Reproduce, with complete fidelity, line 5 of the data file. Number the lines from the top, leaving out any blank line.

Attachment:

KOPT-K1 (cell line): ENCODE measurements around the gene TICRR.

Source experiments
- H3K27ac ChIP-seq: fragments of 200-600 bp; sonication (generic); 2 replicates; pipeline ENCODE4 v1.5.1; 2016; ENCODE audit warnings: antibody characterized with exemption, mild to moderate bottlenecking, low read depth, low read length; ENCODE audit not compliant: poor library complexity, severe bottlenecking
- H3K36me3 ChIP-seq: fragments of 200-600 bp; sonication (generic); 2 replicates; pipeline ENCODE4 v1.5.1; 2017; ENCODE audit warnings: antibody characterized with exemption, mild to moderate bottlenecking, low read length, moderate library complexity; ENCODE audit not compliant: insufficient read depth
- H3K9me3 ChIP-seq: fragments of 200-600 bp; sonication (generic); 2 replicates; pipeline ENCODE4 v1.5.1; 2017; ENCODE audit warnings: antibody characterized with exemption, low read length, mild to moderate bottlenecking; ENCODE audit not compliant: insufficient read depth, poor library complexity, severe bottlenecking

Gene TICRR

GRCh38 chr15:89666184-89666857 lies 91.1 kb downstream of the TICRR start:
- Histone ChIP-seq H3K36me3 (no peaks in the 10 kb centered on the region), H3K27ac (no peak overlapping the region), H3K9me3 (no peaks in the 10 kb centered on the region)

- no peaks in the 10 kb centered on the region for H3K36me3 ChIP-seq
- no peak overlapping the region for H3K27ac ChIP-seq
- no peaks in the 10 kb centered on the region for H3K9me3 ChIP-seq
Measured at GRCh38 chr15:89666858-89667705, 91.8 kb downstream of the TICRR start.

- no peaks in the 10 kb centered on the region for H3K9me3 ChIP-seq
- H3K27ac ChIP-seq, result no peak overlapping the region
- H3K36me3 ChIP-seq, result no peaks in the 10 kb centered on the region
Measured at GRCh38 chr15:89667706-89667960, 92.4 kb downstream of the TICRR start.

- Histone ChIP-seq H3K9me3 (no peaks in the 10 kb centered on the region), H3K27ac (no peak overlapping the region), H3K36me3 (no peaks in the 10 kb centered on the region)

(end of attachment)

- H3K9me3 ChIP-seq: fragments of 200-600 bp; sonication (generic); 2 replicates; pipeline ENCODE4 v1.5.1; 2017; ENCODE audit warnings: antibody characterized with exemption, low read length, mild to moderate bottlenecking; ENCODE audit not compliant: insufficient read depth, poor library complexity, severe bottlenecking